Pound Sterling in Free-Fall

Johnson on tour

Above: Prime Minister Boris Johnson is currently touring the regions and nations of the UK. Image (C) Number 10.

- Johnson confirms only wholesale Brexit renegotiation will stop 'no deal' exit

- More GBP losses to come says analyst

- Sell-off triggered by Gove comments that 'no deal' highly likely

The British Pound has come under significant selling pressure against the Euro, Dollar and other major currencies on Monday, July 29.

Declines of more than 1.0% against major currencies come as the UK's new Prime Minister Boris Johnson cements his administration's stance that only a fresh new Brexit deal will prevent the UK from leaving the EU on World Trade Organisation rules on October 31.

"What we want to do is to make it absolutely clear that the backstop is no good, it's dead, it's got to go. The Withdrawal Agreement is dead, it's got to go. But there is scope to do a new deal," Johnson told reporters in Scotland.

The hardened rhetoric suggests that the gap between the EU and UK might simply be too wide to bridge if a 'no deal' Brexit is to be avoided.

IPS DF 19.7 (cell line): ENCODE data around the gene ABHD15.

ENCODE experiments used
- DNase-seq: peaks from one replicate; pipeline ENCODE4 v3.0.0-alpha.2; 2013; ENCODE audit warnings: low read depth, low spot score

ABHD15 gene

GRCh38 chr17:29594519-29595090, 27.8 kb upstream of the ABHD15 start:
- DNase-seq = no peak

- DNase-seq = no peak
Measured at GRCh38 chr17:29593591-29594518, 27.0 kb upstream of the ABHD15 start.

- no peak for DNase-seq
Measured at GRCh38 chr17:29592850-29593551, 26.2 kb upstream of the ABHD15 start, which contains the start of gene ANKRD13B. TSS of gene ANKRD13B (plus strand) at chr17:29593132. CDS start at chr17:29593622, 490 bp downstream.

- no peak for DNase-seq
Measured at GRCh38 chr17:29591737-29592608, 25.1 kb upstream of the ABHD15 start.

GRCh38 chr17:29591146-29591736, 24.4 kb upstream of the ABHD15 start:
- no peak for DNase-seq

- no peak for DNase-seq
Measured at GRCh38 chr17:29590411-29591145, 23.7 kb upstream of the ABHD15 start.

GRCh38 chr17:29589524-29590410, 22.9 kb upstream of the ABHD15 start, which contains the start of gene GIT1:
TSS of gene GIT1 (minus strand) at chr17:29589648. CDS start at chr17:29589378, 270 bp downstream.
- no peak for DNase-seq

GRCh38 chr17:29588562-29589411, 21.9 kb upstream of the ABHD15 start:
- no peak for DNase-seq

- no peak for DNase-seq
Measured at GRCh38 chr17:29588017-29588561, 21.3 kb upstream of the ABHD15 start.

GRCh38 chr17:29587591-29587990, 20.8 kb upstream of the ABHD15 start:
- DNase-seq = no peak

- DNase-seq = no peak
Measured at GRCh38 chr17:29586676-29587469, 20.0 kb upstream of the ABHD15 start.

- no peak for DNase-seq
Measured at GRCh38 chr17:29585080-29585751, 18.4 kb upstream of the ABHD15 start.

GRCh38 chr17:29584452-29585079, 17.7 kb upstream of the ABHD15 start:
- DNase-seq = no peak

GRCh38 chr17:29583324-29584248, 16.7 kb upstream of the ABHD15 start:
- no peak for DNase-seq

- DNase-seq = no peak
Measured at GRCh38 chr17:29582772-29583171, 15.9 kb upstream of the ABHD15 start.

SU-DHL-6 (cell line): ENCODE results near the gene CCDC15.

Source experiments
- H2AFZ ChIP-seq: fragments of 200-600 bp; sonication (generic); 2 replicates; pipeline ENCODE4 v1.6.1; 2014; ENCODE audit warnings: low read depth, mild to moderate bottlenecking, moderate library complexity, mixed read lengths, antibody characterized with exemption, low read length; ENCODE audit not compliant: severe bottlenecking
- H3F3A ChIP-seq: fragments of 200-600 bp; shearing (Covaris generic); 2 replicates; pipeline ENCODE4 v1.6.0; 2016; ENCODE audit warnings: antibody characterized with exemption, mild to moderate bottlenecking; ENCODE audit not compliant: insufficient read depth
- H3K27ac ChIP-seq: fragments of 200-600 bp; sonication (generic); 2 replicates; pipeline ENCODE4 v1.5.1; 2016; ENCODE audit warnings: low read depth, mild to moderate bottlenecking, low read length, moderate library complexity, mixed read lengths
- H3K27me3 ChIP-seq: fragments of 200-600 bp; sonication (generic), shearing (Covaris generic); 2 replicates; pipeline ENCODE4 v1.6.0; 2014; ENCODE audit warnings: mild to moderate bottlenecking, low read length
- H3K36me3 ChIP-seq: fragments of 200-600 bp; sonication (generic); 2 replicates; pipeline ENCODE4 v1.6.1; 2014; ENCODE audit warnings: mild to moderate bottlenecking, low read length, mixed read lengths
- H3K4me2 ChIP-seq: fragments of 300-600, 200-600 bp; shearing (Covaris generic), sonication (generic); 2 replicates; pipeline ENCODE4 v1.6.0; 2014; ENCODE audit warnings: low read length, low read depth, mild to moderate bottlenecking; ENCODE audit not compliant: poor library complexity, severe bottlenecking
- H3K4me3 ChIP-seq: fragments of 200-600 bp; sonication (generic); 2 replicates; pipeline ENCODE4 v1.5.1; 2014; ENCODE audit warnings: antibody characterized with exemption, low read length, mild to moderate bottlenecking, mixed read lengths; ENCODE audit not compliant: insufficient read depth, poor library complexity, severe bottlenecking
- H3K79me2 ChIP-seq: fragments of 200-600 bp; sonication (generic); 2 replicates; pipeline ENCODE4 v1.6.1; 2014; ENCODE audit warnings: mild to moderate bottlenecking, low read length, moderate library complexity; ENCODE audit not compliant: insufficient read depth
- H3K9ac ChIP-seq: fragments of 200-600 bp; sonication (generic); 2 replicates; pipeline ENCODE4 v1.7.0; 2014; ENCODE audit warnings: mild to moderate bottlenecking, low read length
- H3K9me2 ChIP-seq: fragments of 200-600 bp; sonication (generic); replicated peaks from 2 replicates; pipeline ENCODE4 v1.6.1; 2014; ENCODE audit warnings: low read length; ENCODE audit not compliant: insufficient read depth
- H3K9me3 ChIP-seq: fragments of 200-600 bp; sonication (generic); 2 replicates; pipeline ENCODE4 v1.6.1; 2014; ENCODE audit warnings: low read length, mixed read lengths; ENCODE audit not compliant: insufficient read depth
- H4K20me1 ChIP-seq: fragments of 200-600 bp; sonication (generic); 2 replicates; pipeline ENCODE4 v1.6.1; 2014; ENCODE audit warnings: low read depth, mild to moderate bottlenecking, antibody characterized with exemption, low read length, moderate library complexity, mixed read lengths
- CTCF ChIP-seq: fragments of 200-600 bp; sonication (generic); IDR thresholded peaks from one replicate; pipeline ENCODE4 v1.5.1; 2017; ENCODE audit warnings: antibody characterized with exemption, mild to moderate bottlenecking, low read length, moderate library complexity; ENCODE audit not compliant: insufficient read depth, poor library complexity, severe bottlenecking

The comments from Johnson further ramped up expectations for a 'no deal' Brexit on October 31, sending Sterling lower as a result:

The Pound-to-Dollar exchange rate is quoted at 1.2228, its lowest since March 2017, the Pound-to-Euro exchange rate is quoted at 1.0975, its lowest quotation since September 2017.

Significant development for Sterling

Above: Sterling-Euro breaks below the 2018 lows and races towards the 2017 lows.

“Tin hats time: All the stops are out and the Pound is now in free fall. We could be down two big figures in the day if the $1.22 level doesn’t hold. What started as a sharp leg lower this morning has snowballed into one of its worst days since the referendum, with the pound now at its weakest since March 2017," says Neil Wilson, Chief Market Analyst for Markets.Com. "There is now a very real chance that the pound will fall to $1.20 and even below. Remember the previous post-2016 low was before no-deal was on the table – it was all talk of a hard v soft Brexit – no deal wasn’t even being discussed.”